To see how this works in more detail, consider a cosmic string. For the underlying field theory to permit cosmic strings, we need to couple a complex scalar field to a single-component (i.e., U(1)) gauge field A, like the electromagnetic field, in the usual way via the substitution ð -> D - ie A), so that the scalar field derivative term in the Lagrangian becomes D = |D |2. Then if the scalar field gets a non-zero value by the usual Higgs ``spontaneous symmetry breaking'' mechanism, the gauge symmetry is broken because the field has a definite complex phase. But along a string where = 0 the symmetry is restored. As one circles around the string at any point on it, the complex phase of () in general makes one, or possibly n > 1, complete circles 0 -> 2 n . But since such a phase rotation can be removed at large distance from the string by a gauge transformation of and A, the energy density associated with this behavior of D -> 0 at large distances, and therefore the energy µ per unit length of string is finite. Since it would require an infinite amount of energy to unwind the phase of at infinity, however, the string is topologically stable. If the field theory describing the early universe includes a U(1) gauge field and associated complex Higgs field , a rather high density of such cosmic strings will form when the string field acquires its nonzero value and breaks the U(1) symmetry. This happens because there is no way for the phase of to be aligned in causally disconnected regions, and it is geometrically fairly likely that the phases will actually wrap around as required for a string to go through a given region (Kibble 1976). The string network will then evolve and can help cause formation of structure after the universe becomes matter dominated, as long as the string density is not diluted by a subsequent period of cosmic inflation (on the difficult problem of combining cosmic defects and inflation, see, e.g., Hodges & Primack 1991). A similar discussion can be given for domain walls and local (gauge) monopoles, but these objects are cosmologically pathological since they dominate the energy density and ``overclose'' the universe. But cosmic strings, a sufficiently low density of global (i.e., non-gauged monopoles), and global textures are potentially interesting for cosmology (recent reviews include Vilenkin & Shellard 1994, Hindmarsh & Kibble 1995, Shellard 1996). Cosmic defects are the most important class of models producing non-Gaussian fluctuations which could seed cosmic structure formation. Since they are geometrically extended objects, they correspond to non-local non-Gaussian fluctuations (Kofman et al. 1991).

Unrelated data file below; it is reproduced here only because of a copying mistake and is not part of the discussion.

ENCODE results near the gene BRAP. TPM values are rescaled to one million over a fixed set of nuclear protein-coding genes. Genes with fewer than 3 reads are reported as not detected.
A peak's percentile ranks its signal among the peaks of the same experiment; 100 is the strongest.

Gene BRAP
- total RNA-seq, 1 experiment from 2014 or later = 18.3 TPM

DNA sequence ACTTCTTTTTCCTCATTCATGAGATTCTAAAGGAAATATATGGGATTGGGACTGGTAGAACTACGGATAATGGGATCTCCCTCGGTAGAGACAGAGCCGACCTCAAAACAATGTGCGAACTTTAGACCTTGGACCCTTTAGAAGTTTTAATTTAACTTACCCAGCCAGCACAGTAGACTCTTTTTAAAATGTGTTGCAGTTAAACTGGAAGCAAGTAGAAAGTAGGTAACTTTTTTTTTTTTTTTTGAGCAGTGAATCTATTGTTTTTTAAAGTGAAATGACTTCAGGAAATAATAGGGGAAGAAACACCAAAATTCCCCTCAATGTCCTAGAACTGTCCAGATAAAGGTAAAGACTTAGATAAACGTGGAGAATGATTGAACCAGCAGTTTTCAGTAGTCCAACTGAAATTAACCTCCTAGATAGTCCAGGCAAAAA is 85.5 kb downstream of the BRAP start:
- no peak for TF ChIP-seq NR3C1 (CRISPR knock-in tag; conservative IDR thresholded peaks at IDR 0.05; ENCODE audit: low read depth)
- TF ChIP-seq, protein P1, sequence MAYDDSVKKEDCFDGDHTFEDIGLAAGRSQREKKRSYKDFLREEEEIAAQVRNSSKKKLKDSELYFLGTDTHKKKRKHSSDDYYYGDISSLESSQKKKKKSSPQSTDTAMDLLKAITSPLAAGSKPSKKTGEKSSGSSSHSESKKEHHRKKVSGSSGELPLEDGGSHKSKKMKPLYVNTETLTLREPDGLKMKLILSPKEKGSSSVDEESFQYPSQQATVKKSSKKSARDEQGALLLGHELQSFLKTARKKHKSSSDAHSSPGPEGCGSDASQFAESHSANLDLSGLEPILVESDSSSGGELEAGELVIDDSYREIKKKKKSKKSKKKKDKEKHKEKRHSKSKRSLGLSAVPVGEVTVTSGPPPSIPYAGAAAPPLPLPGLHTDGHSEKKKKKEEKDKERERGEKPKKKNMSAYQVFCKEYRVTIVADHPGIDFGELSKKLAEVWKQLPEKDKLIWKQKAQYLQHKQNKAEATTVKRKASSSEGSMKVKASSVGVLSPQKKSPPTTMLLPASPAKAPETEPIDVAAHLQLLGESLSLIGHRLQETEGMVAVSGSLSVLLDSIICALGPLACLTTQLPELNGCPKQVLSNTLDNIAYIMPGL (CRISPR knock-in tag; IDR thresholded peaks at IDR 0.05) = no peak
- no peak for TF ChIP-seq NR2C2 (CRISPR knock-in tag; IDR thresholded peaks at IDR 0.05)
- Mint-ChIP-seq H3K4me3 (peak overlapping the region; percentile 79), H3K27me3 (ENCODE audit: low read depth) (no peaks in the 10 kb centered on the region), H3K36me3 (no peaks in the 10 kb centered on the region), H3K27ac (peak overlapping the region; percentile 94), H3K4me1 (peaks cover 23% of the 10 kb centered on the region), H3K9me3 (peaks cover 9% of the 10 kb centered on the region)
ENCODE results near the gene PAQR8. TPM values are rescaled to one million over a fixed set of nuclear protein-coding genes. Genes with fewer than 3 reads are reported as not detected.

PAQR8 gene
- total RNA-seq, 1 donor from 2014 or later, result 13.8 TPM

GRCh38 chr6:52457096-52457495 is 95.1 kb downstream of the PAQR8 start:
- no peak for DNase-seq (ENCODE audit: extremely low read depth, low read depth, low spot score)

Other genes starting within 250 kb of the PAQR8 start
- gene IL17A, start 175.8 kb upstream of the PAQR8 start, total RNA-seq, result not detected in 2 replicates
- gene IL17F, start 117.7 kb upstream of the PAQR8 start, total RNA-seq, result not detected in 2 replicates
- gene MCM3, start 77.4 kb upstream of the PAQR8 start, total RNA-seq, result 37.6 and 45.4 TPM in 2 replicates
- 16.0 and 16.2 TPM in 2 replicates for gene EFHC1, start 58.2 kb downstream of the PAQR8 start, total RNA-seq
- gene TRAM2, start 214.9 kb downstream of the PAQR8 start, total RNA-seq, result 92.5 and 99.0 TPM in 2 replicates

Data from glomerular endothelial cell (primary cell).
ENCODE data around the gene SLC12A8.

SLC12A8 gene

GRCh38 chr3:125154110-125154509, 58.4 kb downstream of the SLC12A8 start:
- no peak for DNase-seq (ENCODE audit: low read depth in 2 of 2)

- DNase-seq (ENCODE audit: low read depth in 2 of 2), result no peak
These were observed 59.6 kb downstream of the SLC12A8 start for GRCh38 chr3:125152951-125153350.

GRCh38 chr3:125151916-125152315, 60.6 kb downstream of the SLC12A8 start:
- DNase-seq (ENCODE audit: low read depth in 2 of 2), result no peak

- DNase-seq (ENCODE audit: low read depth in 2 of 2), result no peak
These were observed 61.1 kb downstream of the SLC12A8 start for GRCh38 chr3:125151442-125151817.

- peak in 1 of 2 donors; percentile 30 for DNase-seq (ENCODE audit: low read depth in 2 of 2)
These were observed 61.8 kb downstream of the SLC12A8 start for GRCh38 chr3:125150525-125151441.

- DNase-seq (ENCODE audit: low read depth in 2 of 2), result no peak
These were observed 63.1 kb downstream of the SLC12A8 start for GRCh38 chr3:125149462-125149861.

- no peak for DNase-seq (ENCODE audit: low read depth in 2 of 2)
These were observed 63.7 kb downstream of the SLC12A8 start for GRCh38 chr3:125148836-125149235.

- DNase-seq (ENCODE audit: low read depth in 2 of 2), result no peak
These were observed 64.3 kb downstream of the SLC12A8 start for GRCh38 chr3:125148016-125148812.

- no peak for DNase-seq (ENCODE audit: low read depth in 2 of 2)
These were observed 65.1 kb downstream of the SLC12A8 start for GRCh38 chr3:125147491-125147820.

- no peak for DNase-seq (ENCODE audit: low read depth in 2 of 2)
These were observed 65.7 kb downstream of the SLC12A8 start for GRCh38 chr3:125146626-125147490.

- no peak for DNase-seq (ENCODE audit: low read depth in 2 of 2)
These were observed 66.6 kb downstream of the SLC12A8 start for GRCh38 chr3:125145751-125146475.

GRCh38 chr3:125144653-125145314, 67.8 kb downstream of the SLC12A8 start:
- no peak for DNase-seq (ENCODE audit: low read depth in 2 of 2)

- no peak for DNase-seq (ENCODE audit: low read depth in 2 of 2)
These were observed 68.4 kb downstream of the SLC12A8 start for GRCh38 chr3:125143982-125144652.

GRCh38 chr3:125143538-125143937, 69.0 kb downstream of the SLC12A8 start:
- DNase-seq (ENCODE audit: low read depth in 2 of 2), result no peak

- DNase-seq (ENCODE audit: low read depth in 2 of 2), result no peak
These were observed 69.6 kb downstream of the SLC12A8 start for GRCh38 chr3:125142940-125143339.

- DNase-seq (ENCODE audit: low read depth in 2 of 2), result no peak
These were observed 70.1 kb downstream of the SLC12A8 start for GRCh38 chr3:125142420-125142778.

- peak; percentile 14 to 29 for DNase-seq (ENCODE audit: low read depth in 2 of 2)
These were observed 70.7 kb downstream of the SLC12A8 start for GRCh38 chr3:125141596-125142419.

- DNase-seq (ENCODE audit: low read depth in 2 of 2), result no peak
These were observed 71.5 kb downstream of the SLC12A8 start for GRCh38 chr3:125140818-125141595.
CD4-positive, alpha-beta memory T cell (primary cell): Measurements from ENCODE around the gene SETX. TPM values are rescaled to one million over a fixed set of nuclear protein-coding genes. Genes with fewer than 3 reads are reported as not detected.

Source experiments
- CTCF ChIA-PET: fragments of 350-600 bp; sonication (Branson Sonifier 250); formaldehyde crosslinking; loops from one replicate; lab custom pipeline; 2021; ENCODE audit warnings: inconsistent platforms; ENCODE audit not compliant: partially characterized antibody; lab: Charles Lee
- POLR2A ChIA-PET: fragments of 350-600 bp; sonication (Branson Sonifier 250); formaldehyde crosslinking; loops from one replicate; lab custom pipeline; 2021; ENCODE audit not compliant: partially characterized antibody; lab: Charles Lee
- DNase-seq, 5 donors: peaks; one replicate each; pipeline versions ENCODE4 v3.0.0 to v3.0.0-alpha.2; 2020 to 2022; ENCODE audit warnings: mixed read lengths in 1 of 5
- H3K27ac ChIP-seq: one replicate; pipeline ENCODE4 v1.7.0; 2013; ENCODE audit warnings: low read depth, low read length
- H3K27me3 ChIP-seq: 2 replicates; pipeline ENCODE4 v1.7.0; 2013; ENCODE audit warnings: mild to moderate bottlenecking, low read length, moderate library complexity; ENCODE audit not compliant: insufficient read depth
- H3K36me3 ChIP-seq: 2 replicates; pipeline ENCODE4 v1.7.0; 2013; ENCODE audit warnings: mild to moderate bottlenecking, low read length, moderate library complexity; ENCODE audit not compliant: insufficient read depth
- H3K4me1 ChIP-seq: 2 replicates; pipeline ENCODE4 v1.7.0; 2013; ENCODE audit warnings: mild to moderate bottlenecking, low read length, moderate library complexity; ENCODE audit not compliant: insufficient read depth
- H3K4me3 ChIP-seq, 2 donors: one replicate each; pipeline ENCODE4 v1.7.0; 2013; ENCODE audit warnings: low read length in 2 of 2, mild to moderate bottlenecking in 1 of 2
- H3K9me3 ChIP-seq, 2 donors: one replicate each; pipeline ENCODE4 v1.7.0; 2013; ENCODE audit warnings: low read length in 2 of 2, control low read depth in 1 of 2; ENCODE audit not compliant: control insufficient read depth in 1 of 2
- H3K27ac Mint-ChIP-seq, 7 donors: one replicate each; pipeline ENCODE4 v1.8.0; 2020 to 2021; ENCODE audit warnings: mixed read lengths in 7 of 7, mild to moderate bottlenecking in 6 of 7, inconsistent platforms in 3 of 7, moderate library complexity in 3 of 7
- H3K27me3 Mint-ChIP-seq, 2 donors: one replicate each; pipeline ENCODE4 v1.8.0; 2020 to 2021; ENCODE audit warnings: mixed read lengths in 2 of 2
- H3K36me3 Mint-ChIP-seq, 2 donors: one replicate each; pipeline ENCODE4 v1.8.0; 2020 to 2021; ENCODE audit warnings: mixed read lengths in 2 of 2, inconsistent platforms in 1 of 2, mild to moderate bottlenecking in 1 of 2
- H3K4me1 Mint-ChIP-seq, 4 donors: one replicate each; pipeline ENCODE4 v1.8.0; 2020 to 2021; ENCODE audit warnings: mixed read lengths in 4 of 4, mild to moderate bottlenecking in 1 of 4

The parameter µ, usually quoted in the dimensionless form (where G is Newton's constant), is the key parameter of the theory of cosmic strings. The value required for the COBE normalization is 6 x 106 = 1-2 (recent determinations include 6 = 1.7 ± 0.7, Perivolaropoulos 1993; 2, Coulson et al. 1994; (1.05-0.20+0.35), Allen et al. 1996; 1.7, Allen et al. 1997). This is close enough to the value required for structure formation, = (2.2-2.8) b8-1 x 10-6 (Albrecht & Stebbins 1992), with the smaller value for cosmic strings plus cold dark matter and the higher value for cosmic strings plus hot dark matter, so that the necessary value of the biasing factor b8 is 1.3-3, which is high (probably leading to underproduction of clusters, and large-scale velocities that are low compared to observations - cf. Perivolaropoulos & Vachaspati 1994), but perhaps not completely crazy. (Here b8 is the factor by which galaxies must be more clustered than dark matter, on a scale of 8 h-1 Mpc.) Since generically ~ (M / mpl)2, where M is the energy scale at which the string field acquires its nonzero value, the fact that ~ 10-6, corresponding to M at roughly the Grand Unification scale, is usually regarded as a plus for the cosmic string scenario. (Even though there is no particular necessity for cosmic strings in GUT scenarios, GUT groups larger than the minimal SU(5) typically do contain the needed extra U(1)s.) Moreover, the required normalization is well below the upper limit obtained from the requirement that the gravitational radiation generated by the evolution of the string network not disrupt Big Bang Nucleosynthesis, 6 x 10-6. However, there is currently controversy whether it is also below the upper limit from pulsar timing, which has been determined to be 6 x 10-7 (Thorsett & Dewey 1996) vs. 5 x 10-6 (McHugh et al. 1996; cf. Caldwell, Battye, & Shellard 1996).